The President's Wounds
There is evidence independent of the spectrographic analyses that reasonably, although not conclusively, disassociates Oswald's rifle from the wounds inflicted on President Kennedy. Certain aspects of the medical evidence strongly indicate that the President was not struck by bullets of the type recovered and traced back to the C2766 Mannlicher-Carcano purchased by Oswald. The implication of this evidence as well as the evidence relating to Governor Connally's wounds is that the identifiable bullet recovered at Parkland Hospital and the bullet fragments found in the limousine played no role in the wounding of either victim, and came to rest in their location of discovery by some means other than that alleged by the Commission. More precisely, the significance of the medical evidence is that it forces the conclusion that the items of physical evidence that implicate Oswald in the murder -- his rifle, the spent cartridge cases, and the bullets -- were deliberately "planted" for the purpose of implicating Oswald, although none played a role in the actual shooting.
We must recognize that the medical evidence in this case suffers severe limitations, to which almost infinite discussion could be and has been devoted. Because the scope of this study does not include an examination of the official investigation into the President's wounds, including the autopsy and other examinations, it must suffice here to say that most of the medical evidence available today is not credible and precludes a positive reconstruction of the exact manner in which President Kennedy was killed. There is currently enough solid information to say with some precision what did not happen to the President, and it may, in fact, never be possible to say more than that.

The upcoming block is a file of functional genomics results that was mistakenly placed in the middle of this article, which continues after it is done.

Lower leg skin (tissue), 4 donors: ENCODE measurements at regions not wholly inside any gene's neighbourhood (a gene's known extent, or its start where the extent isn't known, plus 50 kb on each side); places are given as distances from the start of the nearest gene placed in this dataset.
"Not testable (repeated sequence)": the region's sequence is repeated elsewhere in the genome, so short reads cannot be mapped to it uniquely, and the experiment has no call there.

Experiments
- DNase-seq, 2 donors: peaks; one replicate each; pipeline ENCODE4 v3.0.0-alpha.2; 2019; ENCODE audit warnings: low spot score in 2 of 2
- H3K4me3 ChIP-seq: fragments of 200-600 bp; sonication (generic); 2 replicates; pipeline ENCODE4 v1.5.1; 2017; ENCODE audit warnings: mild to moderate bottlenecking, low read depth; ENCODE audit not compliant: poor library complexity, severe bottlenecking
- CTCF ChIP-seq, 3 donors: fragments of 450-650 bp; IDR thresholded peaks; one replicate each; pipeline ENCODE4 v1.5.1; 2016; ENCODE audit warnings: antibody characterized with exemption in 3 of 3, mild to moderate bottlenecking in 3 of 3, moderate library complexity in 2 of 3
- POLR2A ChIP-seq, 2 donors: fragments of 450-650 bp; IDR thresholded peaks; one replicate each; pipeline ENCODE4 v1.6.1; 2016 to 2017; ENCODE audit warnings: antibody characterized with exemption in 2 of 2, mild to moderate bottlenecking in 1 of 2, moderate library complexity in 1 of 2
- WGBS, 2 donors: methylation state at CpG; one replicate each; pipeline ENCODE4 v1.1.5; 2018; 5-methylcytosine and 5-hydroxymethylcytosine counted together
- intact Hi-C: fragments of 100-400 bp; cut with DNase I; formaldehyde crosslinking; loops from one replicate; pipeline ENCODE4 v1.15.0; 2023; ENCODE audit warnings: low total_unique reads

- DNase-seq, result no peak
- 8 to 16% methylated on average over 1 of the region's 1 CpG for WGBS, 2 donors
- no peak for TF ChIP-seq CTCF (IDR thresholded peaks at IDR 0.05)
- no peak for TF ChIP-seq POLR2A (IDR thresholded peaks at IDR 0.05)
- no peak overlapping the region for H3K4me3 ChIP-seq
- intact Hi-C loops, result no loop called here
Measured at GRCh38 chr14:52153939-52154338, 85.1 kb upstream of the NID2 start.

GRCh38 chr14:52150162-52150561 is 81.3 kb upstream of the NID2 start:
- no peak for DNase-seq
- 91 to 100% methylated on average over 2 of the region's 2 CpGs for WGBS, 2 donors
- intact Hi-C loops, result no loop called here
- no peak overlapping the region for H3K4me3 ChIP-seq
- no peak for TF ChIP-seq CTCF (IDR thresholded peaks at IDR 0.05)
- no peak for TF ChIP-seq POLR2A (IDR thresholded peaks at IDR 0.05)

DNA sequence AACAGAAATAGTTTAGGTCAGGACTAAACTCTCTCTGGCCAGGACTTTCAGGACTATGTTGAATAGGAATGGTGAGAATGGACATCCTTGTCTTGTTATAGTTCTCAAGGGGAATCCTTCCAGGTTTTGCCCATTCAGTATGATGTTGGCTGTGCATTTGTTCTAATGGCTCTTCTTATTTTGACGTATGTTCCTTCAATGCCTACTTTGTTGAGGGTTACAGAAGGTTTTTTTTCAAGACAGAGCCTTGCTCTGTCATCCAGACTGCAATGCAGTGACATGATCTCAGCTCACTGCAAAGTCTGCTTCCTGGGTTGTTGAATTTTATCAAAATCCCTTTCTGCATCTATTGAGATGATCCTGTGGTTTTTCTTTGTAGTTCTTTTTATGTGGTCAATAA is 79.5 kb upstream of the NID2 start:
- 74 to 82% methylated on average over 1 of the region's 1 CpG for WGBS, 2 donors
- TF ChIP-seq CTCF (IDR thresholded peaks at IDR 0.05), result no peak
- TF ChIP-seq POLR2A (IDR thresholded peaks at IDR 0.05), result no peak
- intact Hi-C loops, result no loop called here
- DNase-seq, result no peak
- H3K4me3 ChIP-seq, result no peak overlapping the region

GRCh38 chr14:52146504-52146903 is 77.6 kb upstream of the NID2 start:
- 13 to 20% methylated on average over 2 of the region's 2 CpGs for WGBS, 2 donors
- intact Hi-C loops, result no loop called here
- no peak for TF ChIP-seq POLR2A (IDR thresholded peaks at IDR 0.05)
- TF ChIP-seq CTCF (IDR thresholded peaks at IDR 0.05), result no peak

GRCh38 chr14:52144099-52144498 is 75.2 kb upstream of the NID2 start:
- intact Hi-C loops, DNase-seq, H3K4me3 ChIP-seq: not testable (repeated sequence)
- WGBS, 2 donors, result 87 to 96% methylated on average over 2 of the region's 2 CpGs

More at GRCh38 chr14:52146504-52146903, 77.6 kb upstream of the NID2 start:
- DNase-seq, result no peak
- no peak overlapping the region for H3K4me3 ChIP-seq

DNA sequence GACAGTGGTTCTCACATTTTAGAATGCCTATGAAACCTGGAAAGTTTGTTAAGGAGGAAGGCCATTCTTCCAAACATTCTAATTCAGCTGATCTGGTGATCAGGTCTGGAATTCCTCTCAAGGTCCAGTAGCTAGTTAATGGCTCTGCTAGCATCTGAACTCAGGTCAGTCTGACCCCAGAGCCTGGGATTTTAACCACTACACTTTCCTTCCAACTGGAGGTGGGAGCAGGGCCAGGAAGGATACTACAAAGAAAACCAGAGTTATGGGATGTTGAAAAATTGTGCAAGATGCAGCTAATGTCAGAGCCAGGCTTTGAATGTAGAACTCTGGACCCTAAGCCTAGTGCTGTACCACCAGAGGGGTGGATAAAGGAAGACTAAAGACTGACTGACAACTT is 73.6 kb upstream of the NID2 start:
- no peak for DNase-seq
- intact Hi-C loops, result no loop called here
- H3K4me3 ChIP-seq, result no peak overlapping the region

Respecting the limits of the medical evidence, I will make no effort to explain exactly how President Kennedy was shot, from which directions, by how many bullets, and so on. Instead, I will focus on one aspect of the wounds, namely, the type of ammunition that produced them. This is the only aspect of the medical evidence that relates to the question of Oswald's guilt, assuming, of course, that at least some of the assassination shots originated from the rear. The question to be answered is this: Could the President's wounds have been caused by bullets of the type recovered and traced to Oswald's rifle?
The Head Wounds